• Pat Eatock (in wheelchair) with supporters after the Eatock v Bolt case: Cathy Eatock, Graham Atkinson, Doctor Wayne Atkinson and Geoff Clark. (Trevor Pinder)
From complaints about being called a ‘Pom’ to Holocaust denial, the Racial Discrimination Act has had a long and checkered history. While some cases have ruled against racist remarks, many complaints about racial discrimination have also been dismissed by the courts.
By
Karina Marlow

18 Aug 2016 - 1:48 PM  UPDATED 20 Mar 2017 - 5:02 PM

While there have been some successful cases brought, less than five per cent of claims made under the Racial Discrimination Act make it to the courts and there the majority of them are dismissed.

Section 18C makes it unlawful to commit a public act that is reasonably likely to offend, insult, humiliate or intimidate another person or a group of people based on their race. 

The Section outlines an unlawful act rather than a criminal offence and monetary damages or an apology are usually awarded to the person or group being discriminated against. Section 18D also includes broad ranging exemptions, such as 'in the performance… of an artistic work’ and ‘in making a fair comment on any event or matter of public interest if the comment is an expression of a genuine belief.’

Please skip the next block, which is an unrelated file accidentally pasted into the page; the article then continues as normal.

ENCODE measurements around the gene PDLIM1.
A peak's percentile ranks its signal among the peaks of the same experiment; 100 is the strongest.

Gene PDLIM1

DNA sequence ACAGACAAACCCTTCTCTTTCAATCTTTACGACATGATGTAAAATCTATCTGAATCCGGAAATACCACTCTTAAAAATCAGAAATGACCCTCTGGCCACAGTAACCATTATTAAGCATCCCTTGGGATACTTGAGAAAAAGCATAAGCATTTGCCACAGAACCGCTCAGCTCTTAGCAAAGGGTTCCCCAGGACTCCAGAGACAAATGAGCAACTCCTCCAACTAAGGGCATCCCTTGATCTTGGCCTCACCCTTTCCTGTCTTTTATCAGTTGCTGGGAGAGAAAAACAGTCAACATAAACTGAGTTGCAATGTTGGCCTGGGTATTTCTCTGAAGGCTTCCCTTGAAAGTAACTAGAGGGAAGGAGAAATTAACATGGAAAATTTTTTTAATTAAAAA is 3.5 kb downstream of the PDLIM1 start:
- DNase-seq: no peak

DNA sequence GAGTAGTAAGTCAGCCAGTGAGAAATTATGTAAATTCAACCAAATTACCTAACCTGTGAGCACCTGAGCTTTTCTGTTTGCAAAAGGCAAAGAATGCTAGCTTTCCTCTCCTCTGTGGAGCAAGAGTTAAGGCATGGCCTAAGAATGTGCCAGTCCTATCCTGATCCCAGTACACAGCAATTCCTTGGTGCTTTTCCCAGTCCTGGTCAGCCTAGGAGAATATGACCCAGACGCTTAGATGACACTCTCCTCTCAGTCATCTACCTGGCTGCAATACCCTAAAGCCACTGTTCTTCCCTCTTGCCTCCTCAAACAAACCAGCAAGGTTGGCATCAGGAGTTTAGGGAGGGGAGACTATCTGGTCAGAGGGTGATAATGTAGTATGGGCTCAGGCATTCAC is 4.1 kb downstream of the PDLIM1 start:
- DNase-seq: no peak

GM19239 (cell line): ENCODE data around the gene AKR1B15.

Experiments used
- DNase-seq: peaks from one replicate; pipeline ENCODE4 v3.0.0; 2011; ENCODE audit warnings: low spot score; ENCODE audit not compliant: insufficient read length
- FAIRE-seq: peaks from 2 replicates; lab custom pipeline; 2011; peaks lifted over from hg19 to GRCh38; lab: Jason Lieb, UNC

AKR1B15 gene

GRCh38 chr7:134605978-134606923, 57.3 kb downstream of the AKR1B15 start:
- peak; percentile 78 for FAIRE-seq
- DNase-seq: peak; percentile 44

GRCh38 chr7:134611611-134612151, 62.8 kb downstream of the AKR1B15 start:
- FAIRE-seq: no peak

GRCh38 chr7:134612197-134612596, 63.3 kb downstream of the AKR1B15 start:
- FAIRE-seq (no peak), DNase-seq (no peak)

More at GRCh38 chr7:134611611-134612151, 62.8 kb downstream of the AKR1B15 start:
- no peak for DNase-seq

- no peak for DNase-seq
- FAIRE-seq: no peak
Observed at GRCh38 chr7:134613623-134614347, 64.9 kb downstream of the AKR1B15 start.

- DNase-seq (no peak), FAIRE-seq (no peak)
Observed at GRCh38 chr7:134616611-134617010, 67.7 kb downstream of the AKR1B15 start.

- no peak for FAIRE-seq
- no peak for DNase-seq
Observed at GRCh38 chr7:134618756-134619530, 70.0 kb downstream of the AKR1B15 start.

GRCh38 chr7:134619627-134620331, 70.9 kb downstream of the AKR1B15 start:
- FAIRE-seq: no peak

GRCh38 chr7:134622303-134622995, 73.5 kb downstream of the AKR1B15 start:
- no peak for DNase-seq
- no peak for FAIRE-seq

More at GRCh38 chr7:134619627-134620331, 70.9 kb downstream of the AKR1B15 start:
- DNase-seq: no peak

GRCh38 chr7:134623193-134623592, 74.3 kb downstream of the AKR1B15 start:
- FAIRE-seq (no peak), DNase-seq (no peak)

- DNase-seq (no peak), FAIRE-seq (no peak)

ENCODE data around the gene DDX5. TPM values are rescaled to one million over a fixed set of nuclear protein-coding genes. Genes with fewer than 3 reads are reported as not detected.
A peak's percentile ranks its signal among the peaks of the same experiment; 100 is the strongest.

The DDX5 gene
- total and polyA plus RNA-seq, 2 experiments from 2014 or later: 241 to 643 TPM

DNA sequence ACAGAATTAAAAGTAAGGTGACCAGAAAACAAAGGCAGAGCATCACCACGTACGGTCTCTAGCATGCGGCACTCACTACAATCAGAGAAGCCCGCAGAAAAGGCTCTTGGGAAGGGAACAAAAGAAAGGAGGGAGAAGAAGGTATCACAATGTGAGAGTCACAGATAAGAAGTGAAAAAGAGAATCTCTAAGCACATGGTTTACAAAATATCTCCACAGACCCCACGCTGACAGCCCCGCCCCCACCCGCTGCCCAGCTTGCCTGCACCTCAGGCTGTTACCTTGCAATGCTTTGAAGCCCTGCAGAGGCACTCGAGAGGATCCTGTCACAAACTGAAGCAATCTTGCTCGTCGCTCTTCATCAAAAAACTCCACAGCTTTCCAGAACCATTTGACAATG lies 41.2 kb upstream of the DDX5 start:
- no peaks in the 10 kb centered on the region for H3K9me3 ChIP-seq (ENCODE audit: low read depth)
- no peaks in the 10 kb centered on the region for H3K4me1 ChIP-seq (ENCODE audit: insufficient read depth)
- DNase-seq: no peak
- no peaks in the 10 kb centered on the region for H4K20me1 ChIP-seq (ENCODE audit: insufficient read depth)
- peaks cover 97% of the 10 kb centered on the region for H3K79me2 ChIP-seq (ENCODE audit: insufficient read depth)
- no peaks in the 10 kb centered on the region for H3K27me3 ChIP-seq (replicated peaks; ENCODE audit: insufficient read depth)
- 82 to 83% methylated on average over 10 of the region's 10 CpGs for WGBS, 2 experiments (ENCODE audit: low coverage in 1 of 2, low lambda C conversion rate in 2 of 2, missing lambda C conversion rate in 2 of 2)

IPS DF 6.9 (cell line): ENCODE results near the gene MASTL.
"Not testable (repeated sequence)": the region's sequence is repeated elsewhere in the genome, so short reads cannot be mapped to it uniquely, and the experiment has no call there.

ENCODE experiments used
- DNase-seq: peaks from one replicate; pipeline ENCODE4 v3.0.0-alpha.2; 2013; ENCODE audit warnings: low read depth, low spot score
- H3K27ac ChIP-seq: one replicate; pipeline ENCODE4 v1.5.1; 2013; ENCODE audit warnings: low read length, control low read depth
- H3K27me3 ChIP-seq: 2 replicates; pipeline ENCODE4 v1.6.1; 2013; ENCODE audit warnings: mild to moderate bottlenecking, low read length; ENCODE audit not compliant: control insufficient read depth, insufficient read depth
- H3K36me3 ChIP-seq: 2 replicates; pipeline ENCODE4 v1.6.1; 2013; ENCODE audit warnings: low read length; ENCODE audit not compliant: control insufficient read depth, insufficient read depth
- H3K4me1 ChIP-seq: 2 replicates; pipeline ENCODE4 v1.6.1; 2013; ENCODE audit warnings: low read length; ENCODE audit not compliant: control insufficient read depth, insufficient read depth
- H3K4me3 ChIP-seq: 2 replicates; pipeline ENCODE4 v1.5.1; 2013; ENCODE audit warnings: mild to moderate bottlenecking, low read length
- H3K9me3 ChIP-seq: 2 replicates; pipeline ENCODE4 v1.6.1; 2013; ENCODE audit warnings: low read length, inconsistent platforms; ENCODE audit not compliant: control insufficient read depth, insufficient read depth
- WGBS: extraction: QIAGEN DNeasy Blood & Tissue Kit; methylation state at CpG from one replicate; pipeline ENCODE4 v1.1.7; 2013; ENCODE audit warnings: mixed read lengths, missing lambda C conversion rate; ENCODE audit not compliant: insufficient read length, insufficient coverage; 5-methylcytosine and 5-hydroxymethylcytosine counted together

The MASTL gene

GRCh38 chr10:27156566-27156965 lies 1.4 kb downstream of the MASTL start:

Racial Discrimination Commissioner, Tim Soutphomassane, spoke to NITV on the 40th anniversary of the Racial Discrimination Act late 2015.

“Before the Act was introduced there was little that people could do in response to experiencing racial discrimination. The law was not on the side of many victims of discrimination, including Aboriginal and Torres Strait Islander peoples. The Act makes racial discrimination unlawful.”

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However, he admits that Australia still has a long way to go when it comes to racism.

“The consultations we conducted this year [2015], to coincide with the 40th anniversary of the Racial Discrimination Act, found that Aboriginal and Torres Strait Islander people continue to face systemic institutional discrimination. “